Steroids. The strongest anti-allergy drug is actually cortisone. Since oral cortisone, if used for a long time, has serious systemic side effects, its use must be limited. Very high doses can be given over short periods of time to treat serious allergic problems, such as acute asthma, without serious side effects. Lately, newer forms of cortisone, such as Budesimide and Fluticasone (Flonase), have been invented. These are sprayed into the nose or inhaled into the airway and they have a beneficial, long-lasting local effect on these areas with very little chance of systemic effects. Cortisone creams in varying strengths are used for all types of allergic skin rashes except hives.
Leukotriene inhibitors. Singulair, the only leukotriene inhibitor approved for babies and children, is a new type of drug that is effective in allergy. It works through a different mechanism than antihistamines. Instead of blocking histamine, it prevents the release of histamine. This medication has almost no side effects. It tastes delicious and is only given once a day. It does not work during an allergy episode. Singulair works by preventing. It must be taken over the entire allergy season to be effective. It is recommended for long-term use in children with recurrent wheezing, and also for seasonal nasal allergies.
What is Anaphylaxis?
Anaphylaxis is a severe allergic reaction that can develop very suddenly and affect every system in the body. Anaphylaxis is life-threatening. It can be caused by foods, drugs, and some insect stings. Itching all over the body, hives, swelling of the tongue and throat, wheezing, feeling faint, and feeling a sense of impending doom, are all symptoms. Whenever the reaction seems to be inside the body and not just on the skin, anaphylaxis is suspected.
Anaphylaxis can cause death if it is not treated immediately. If a person of any age is having an anaphylactic reaction, he should be given three medications immediately: 1) an Epipen injection followed by oral doses of 2) Benedryl and 3) cortisone, as quickly as possible and rushed to the emergency room. There is no time to wait and see how bad it will get. It is only safe to do everything immediately, while you get him to an emergency room, in case there is a threat to his life.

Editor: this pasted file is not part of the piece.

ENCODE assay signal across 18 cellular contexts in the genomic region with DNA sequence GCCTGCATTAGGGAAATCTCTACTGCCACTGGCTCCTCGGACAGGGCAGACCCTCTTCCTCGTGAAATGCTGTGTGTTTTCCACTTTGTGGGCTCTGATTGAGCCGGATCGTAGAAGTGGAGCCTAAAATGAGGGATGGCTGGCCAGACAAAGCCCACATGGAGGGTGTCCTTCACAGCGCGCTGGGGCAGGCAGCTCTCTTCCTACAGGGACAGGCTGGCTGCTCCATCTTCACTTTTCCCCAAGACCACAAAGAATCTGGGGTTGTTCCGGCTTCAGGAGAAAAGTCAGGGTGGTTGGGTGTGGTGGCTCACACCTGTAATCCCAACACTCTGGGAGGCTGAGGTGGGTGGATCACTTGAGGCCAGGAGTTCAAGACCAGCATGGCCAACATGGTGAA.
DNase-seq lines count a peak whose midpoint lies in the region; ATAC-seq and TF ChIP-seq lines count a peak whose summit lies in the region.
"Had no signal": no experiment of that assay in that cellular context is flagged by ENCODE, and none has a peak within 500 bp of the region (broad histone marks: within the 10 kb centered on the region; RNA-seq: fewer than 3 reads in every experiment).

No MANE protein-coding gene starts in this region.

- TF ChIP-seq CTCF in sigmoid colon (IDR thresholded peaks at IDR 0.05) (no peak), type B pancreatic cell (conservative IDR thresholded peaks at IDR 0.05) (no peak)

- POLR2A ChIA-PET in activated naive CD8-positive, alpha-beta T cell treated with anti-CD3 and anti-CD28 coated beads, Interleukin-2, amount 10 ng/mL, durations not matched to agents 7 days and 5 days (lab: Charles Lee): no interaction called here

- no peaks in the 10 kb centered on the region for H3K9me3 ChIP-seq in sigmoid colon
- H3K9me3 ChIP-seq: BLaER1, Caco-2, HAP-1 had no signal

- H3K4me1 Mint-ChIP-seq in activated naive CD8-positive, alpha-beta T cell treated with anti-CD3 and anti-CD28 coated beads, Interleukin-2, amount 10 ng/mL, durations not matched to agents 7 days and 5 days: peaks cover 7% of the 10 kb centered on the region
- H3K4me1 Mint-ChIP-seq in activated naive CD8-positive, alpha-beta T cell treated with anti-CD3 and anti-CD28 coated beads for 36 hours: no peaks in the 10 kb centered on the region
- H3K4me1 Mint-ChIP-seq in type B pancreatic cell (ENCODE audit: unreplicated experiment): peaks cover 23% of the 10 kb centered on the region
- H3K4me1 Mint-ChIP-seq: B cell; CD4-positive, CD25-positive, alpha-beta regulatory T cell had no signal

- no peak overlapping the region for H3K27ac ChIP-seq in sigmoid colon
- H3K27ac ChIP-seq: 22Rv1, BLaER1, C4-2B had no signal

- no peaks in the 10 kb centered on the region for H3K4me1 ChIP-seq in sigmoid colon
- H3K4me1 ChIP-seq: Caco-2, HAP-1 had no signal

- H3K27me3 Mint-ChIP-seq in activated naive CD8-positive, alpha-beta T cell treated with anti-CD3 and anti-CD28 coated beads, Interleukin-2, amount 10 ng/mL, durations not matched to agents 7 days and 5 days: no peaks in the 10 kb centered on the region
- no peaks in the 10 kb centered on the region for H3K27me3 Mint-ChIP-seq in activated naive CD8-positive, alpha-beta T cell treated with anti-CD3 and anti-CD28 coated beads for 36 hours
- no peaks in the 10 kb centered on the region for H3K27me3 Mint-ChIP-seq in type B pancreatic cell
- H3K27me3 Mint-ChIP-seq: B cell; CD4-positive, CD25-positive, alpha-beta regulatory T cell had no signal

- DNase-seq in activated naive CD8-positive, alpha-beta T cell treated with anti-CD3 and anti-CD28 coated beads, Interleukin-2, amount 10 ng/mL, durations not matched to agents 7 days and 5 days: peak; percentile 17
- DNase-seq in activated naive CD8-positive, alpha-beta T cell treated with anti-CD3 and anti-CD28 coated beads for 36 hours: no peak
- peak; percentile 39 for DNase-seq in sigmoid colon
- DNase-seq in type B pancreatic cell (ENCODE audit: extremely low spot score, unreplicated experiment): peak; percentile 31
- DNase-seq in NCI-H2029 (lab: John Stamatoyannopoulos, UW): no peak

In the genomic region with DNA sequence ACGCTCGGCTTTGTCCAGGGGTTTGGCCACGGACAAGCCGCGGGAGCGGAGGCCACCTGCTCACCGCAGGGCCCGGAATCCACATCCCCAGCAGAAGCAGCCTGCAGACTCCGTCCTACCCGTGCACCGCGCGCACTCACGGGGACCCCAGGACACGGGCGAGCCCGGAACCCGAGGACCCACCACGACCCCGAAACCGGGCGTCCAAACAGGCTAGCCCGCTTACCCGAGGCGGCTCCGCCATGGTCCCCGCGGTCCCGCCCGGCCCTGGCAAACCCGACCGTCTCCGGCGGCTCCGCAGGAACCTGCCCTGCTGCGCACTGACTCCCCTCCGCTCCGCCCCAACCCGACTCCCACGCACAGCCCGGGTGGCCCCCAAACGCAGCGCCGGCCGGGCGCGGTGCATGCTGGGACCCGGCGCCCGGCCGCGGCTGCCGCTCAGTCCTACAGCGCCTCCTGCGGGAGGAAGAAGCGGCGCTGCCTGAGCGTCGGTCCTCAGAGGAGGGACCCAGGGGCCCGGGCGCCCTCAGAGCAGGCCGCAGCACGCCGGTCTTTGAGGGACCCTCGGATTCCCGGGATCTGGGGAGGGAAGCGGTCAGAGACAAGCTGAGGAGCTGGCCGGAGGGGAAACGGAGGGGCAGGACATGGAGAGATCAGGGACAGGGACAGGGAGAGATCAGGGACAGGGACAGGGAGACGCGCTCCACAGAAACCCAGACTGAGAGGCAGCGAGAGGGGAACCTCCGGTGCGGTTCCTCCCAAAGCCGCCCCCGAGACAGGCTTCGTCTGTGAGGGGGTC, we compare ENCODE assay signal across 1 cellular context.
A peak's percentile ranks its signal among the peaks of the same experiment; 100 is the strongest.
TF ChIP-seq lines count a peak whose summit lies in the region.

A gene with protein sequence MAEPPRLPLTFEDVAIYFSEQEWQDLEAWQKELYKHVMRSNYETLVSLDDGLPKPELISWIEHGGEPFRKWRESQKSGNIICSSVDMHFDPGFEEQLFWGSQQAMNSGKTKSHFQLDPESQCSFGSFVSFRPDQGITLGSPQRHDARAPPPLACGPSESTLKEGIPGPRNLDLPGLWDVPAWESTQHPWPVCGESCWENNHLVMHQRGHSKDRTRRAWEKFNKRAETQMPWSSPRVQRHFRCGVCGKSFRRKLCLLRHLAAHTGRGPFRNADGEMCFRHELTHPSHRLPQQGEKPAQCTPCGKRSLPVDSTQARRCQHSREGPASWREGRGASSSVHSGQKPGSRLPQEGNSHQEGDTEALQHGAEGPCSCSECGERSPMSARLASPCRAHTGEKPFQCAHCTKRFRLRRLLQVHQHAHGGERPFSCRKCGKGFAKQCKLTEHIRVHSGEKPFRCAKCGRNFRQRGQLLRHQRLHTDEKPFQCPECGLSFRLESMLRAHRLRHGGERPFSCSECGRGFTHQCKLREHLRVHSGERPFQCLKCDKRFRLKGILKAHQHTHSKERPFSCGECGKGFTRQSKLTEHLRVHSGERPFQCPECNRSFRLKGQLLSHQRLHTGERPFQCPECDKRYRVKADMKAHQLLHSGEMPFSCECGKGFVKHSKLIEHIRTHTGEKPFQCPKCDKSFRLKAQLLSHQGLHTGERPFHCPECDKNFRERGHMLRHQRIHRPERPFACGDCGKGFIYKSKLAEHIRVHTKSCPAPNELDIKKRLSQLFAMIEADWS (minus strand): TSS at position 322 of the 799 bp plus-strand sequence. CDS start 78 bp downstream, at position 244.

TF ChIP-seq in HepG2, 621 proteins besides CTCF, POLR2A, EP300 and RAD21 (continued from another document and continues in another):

Epipens are auto-injectors of epinephrine that are preloaded and easily used. Epinephrine works almost instantly when it is injected into the skin anywhere on the body. Since no needle is visible, it is not scary to administer. If a child has experienced an anaphylactic reaction, the home, the car, and the school should all be supplied with Epipen juniors. Someone in each place should be trained in giving the EpiPen. It is not very painful at all—just a little prick. Older children and adults can easily learn to administer the EpiPen to themselves. There is no reason to worry about giving it by mistake. The effect is not dangerous and it can be lifesaving. Epipens should be replaced every year since they expire.
One of the hardest things to comprehend about anaphylaxis is just how sensitive a child can be to the allergen. A highly sensitive child can anaphylaxis from just smelling the food. As a camp doctor, I treated a fish allergic child who anaphylaxis while passing the plate of fish at the table. I have treated an egg-allergic child who collapsed seconds after a drop of cake batter from the mixer splattered on his neck. I have treated a peanut-allergic child who collapsed from picking up an empty wrapper from a peanut chew.
Peanut allergies can be among the most severe in children. Since the highly allergic child is really in danger from even traces of peanut in the environment, it is advised that his school be peanut-free. If there is no tree nut allergy accompanying the peanut allergy, almond butter or cashew butter or pea butter are safe substitutes for peanut butter. Snacks and foods brought in from home should be carefully screened.
Although food allergies are quite common, there are many children who are thought to be allergic who really are not. This mistaken perception by some parents has led to the elimination of valuable nutrients from the child’s diet. If your child has a suspected food allergy, talk to his physician about it. It may be permissible to continue giving the suspected food. Milk, eggs, nuts, and fish are all nutritious components of the child’s diet.
The extreme anxiety experienced by parents of severely allergic parents cannot be underestimated. They need a lot of support from family and friends to cope with the tensions created by the fear of anaphylactic reactions. Support groups have been created to network families with severely allergic children.
Allergies are mostly just inconveniences, and even in their most severe form, the reactions can be managed so that the child can lead a normal life. A health “para” in school is often needed to ensure that the severely allergic, anaphylactic toddler does not come into contact with the allergenic foods. The para is also trained to administer the EpiPen, Benedryl, and cortisone should a reaction occur. Fortunately, most infantile and childhood allergies lessen with time. If everyone does their share in protecting the severely allergic children in their neighborhood or society, both the children and the community will benefit from the consideration.